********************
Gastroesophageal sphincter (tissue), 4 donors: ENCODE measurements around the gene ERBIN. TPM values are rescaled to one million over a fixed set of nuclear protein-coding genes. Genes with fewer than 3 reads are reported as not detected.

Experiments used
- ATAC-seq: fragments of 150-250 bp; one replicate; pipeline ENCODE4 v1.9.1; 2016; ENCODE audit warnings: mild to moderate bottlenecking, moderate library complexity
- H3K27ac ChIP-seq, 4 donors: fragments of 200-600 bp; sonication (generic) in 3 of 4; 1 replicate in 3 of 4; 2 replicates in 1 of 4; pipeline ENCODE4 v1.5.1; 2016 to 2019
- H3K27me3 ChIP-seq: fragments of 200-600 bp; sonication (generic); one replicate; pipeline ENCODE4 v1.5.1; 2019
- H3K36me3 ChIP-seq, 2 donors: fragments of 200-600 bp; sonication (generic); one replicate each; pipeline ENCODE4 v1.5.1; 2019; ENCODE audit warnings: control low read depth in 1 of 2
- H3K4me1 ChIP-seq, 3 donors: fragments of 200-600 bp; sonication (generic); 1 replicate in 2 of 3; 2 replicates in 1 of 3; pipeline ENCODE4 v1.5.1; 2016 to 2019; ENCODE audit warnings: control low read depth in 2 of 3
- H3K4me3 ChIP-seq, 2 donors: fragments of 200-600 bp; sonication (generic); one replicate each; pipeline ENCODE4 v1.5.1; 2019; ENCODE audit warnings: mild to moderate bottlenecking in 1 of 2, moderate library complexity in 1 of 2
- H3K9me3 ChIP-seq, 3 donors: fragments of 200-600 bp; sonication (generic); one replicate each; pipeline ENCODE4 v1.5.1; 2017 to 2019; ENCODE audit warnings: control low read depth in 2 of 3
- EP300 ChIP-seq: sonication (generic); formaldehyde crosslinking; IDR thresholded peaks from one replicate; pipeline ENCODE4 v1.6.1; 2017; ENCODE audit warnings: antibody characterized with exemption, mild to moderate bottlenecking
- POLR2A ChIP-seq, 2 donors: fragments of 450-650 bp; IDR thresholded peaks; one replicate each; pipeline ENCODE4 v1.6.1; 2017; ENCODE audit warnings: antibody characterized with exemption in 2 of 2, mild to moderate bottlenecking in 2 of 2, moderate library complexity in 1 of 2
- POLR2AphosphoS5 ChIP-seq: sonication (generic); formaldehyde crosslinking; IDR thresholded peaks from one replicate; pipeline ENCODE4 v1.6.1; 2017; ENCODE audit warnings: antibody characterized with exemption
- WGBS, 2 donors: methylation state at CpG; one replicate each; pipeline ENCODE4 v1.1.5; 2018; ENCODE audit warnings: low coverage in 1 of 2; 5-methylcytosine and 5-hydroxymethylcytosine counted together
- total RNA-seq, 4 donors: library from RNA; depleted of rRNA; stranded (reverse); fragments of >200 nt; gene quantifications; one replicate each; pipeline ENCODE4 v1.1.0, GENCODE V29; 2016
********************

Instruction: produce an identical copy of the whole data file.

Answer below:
Gastroesophageal sphincter (tissue), 4 donors: ENCODE measurements around the gene ERBIN. TPM values are rescaled to one million over a fixed set of nuclear protein-coding genes. Genes with fewer than 3 reads are reported as not detected.

Experiments used
- ATAC-seq: fragments of 150-250 bp; one replicate; pipeline ENCODE4 v1.9.1; 2016; ENCODE audit warnings: mild to moderate bottlenecking, moderate library complexity
- H3K27ac ChIP-seq, 4 donors: fragments of 200-600 bp; sonication (generic) in 3 of 4; 1 replicate in 3 of 4; 2 replicates in 1 of 4; pipeline ENCODE4 v1.5.1; 2016 to 2019
- H3K27me3 ChIP-seq: fragments of 200-600 bp; sonication (generic); one replicate; pipeline ENCODE4 v1.5.1; 2019
- H3K36me3 ChIP-seq, 2 donors: fragments of 200-600 bp; sonication (generic); one replicate each; pipeline ENCODE4 v1.5.1; 2019; ENCODE audit warnings: control low read depth in 1 of 2
- H3K4me1 ChIP-seq, 3 donors: fragments of 200-600 bp; sonication (generic); 1 replicate in 2 of 3; 2 replicates in 1 of 3; pipeline ENCODE4 v1.5.1; 2016 to 2019; ENCODE audit warnings: control low read depth in 2 of 3
- H3K4me3 ChIP-seq, 2 donors: fragments of 200-600 bp; sonication (generic); one replicate each; pipeline ENCODE4 v1.5.1; 2019; ENCODE audit warnings: mild to moderate bottlenecking in 1 of 2, moderate library complexity in 1 of 2
- H3K9me3 ChIP-seq, 3 donors: fragments of 200-600 bp; sonication (generic); one replicate each; pipeline ENCODE4 v1.5.1; 2017 to 2019; ENCODE audit warnings: control low read depth in 2 of 3
- EP300 ChIP-seq: sonication (generic); formaldehyde crosslinking; IDR thresholded peaks from one replicate; pipeline ENCODE4 v1.6.1; 2017; ENCODE audit warnings: antibody characterized with exemption, mild to moderate bottlenecking
- POLR2A ChIP-seq, 2 donors: fragments of 450-650 bp; IDR thresholded peaks; one replicate each; pipeline ENCODE4 v1.6.1; 2017; ENCODE audit warnings: antibody characterized with exemption in 2 of 2, mild to moderate bottlenecking in 2 of 2, moderate library complexity in 1 of 2
- POLR2AphosphoS5 ChIP-seq: sonication (generic); formaldehyde crosslinking; IDR thresholded peaks from one replicate; pipeline ENCODE4 v1.6.1; 2017; ENCODE audit warnings: antibody characterized with exemption
- WGBS, 2 donors: methylation state at CpG; one replicate each; pipeline ENCODE4 v1.1.5; 2018; ENCODE audit warnings: low coverage in 1 of 2; 5-methylcytosine and 5-hydroxymethylcytosine counted together
- total RNA-seq, 4 donors: library from RNA; depleted of rRNA; stranded (reverse); fragments of >200 nt; gene quantifications; one replicate each; pipeline ENCODE4 v1.1.0, GENCODE V29; 2016